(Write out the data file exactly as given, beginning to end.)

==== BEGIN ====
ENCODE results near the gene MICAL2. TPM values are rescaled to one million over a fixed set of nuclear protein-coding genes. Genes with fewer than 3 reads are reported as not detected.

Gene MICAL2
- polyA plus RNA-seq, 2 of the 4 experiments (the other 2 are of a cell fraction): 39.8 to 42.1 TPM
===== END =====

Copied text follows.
ENCODE results near the gene MICAL2. TPM values are rescaled to one million over a fixed set of nuclear protein-coding genes. Genes with fewer than 3 reads are reported as not detected.

Gene MICAL2
- polyA plus RNA-seq, 2 of the 4 experiments (the other 2 are of a cell fraction): 39.8 to 42.1 TPM